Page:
Sacks is perhaps best known for his nonfiction book Awakenings, which traces the effects of an experimental drug on patients stricken with “sleeping sickness.” With the administration of the drug L-DOPA, patients who had been “asleep” for more than forty years suddenly awakened. However, aggression and difficulty in adapting to a changed world proved too disorienting for many in the group. Some died; others reverted back to their trance-like states. Of the twenty patients Sacks chronicled in Awakenings, many showed moderate long-term improvement but only three were able to adapt to the drug and live relatively normal lives. In A Leg to Stand On (1984), Sacks explores illness from a patient's viewpoint, tracing his own recovery from a serious leg injury sustained while mountaineering in Norway. He further examines illness from the patient's perspective in his next volume, The Man Who Mistook His Wife for a Hat and Other Clinical Tales (1985), a collection of case histories about various perception, memory, and language maladies. While Sacks demonstrates the variety of abnormal conditions that can arise from brain damage, he also explains ways in which people learn to survive, discover meaning, and find fulfillment in their lives despite their disabilities.
In Seeing Voices (1989) Sacks departs from his focus on neurological and physical disorders to investigate the nature of language and communication. The book is comprised of three essays: a history of deafness, an examination of sign language, and an account of the 1988 student revolt at the predominantly deaf Gallaudet University in Washington, D.C., at which the students, angered by the appointment of a non-deaf president, staged a sit-in until their demands for a new president were met. Another collection of case histories, An Anthropologist on Mars (1995), explores the struggles of several people afflicted with neurological disorders such as autism and Tourette's syndrome. In The Island of the Colorblind and Cycad Island (1997) Sacks focuses on the effects of two genetic diseases found in the Pacific islands: achromatopsia, or colorblindness, found in Pingelap, and a neurological disorder called lytico-bodig, prevalent on the island of Guam. His 2001 memoir, Uncle Tungsten, recalls his childhood in wartime London, his passion for chemistry and science, and the influence of his large and accomplished family.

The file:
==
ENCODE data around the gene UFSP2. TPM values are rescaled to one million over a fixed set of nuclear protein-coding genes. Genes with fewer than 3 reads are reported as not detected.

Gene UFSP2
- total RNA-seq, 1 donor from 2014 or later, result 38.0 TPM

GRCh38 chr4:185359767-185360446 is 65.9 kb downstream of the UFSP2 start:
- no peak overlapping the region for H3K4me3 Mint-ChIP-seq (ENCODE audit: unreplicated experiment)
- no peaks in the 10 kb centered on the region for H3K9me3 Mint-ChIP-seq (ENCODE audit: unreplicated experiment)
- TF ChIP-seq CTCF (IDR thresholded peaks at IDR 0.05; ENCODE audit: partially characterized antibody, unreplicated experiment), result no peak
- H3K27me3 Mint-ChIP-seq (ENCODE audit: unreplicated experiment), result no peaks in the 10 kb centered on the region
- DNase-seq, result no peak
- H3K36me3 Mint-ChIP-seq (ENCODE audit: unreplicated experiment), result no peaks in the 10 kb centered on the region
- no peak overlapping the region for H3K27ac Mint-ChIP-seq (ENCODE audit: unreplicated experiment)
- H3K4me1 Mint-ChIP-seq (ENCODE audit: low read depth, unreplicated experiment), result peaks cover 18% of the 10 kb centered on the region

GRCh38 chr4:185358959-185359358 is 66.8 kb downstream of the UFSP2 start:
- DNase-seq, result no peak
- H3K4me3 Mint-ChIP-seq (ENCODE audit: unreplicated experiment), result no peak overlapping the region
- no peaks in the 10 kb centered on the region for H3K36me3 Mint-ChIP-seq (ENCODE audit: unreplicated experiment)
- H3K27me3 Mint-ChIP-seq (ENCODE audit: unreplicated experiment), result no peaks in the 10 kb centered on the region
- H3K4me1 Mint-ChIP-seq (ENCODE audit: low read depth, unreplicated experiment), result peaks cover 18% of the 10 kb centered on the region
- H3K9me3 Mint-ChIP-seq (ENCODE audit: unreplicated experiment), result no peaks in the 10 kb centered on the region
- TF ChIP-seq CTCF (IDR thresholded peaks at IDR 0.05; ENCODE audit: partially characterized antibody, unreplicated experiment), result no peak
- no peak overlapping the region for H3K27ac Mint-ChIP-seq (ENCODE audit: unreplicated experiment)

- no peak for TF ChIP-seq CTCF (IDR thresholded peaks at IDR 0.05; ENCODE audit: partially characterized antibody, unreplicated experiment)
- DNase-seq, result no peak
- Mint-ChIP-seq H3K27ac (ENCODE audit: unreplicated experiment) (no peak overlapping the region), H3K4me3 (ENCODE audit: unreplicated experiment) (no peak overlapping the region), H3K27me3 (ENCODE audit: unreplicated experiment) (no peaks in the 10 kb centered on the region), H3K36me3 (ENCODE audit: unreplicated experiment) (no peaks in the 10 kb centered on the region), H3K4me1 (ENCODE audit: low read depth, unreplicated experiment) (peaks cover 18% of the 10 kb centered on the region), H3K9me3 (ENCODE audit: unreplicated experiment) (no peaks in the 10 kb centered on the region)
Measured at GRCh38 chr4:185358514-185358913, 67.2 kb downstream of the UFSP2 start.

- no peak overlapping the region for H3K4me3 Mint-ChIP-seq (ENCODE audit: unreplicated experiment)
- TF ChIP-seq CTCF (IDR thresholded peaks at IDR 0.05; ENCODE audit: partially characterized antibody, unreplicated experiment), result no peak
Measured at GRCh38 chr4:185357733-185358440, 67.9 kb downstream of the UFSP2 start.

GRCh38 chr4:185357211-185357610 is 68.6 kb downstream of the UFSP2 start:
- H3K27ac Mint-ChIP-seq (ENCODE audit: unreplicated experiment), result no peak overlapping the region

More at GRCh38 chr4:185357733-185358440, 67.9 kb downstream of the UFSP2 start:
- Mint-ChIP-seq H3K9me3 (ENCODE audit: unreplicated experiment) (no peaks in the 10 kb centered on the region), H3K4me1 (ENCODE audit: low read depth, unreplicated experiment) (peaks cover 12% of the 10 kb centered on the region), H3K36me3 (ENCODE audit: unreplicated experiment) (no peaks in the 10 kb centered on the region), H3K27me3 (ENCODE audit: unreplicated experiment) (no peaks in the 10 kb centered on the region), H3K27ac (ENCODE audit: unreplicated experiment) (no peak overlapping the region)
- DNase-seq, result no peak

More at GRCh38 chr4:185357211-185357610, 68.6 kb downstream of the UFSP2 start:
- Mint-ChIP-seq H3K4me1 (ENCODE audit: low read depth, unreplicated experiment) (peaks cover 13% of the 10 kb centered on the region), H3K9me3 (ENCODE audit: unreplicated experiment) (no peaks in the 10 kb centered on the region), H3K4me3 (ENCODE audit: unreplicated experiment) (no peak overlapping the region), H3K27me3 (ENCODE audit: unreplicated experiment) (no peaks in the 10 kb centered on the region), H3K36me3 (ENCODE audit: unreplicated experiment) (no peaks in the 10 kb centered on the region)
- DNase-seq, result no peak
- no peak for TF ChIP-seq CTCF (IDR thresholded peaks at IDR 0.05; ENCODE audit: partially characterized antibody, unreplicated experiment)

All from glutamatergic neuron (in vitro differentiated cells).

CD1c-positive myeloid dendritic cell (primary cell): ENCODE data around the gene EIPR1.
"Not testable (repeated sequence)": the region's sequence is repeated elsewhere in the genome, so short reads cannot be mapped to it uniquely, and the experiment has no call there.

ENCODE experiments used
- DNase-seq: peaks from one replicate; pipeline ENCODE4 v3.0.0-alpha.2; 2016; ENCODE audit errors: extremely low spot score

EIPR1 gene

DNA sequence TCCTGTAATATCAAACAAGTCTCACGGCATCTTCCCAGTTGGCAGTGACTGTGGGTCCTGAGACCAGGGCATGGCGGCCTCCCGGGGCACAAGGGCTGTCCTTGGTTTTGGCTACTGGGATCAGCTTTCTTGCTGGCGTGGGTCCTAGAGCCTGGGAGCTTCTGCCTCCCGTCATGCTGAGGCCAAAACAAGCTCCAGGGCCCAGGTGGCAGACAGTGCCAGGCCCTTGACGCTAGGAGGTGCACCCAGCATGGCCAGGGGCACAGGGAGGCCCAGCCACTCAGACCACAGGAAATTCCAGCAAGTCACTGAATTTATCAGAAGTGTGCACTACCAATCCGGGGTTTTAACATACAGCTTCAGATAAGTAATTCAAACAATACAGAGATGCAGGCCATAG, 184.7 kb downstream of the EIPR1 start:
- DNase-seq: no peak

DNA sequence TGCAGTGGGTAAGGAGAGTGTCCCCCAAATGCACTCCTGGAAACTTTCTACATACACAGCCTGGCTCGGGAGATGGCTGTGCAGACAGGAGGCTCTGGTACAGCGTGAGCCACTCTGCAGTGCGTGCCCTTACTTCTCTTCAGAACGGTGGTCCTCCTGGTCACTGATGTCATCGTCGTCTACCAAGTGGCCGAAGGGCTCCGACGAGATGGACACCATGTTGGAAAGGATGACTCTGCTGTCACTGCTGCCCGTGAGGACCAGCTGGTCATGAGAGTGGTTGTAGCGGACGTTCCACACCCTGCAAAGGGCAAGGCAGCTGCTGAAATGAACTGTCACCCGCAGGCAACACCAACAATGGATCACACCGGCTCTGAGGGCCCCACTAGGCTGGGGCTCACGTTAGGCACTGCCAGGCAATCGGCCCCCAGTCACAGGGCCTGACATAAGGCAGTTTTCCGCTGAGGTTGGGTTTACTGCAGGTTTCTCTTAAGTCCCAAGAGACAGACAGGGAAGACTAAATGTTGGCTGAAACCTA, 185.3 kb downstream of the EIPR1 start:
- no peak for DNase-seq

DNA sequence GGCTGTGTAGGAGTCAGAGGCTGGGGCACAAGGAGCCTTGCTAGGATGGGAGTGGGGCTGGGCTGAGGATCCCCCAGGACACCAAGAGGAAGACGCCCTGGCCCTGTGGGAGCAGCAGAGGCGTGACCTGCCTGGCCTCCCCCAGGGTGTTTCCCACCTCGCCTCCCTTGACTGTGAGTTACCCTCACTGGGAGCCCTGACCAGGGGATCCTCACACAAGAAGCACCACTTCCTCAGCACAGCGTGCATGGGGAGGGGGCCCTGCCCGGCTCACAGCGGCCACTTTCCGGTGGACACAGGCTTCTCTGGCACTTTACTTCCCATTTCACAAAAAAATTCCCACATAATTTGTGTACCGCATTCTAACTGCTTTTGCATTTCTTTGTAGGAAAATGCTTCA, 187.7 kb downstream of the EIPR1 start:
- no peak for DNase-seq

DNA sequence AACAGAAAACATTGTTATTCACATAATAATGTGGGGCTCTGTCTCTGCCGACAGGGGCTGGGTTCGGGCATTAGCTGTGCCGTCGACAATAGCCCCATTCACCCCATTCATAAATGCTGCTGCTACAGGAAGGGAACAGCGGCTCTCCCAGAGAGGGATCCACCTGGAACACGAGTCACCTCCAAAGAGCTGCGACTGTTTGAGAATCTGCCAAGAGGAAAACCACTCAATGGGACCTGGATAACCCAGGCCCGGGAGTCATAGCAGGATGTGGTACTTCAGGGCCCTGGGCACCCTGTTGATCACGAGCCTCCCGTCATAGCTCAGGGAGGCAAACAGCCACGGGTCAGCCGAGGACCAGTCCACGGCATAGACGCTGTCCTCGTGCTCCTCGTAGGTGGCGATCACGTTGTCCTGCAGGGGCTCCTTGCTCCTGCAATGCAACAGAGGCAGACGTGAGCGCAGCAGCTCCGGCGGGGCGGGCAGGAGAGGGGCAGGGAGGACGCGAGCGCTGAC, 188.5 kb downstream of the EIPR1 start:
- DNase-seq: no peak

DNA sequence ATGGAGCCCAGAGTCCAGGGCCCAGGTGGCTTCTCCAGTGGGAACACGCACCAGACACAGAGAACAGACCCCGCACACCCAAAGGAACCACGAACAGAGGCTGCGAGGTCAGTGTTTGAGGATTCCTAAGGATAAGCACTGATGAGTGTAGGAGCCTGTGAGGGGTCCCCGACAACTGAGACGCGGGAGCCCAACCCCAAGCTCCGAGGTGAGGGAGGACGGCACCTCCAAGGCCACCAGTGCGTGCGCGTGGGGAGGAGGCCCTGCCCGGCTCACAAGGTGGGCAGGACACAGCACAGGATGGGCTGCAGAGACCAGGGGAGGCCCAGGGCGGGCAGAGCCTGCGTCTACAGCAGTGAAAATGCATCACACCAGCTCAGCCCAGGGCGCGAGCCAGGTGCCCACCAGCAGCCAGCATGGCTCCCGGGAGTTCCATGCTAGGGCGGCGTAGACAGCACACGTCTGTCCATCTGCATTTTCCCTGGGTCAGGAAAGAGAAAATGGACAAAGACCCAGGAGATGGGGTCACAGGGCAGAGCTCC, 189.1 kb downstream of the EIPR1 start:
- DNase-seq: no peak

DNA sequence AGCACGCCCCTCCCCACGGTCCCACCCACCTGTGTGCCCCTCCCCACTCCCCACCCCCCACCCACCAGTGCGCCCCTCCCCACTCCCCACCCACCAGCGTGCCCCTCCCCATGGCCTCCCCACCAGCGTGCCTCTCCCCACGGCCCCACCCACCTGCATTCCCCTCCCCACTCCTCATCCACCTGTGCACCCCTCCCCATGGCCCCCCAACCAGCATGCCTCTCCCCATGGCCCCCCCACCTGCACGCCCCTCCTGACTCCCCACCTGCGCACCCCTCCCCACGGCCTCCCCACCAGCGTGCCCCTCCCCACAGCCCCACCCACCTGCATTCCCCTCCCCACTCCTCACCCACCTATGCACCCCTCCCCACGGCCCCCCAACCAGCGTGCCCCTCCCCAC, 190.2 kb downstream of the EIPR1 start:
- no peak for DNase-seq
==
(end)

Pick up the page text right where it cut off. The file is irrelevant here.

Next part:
Sacks has been praised for his case histories that provide insights into the individual's struggle with illness and disability, particularly his honest and moving portrayals of the devastating effects of disease on the everyday lives of those affected. Commentators note the unifying theme of his work—his belief that medicine must not ignore humanist elements—and laud his compassionate approach to medicine. Moreover, they consider his exploration of the role of physicians in the diagnostic and therapeutic process an important one. Critics analyze Sacks's attempts to bring together the two kinds of clinical treatment—“identification,” which focuses on diagnostically relevant data, and “understanding,” which is a benevolent approach to the patient's experience. They have also discussed the influence of Russian neurologist A. R. Luria, author R. D. Laing, and psychoanalyst Sigmund Freud on Sacks's clinical theory. Regarded as an erudite and empathetic writer, Sacks is one of the best-known and most distinguished neurologists in the United States.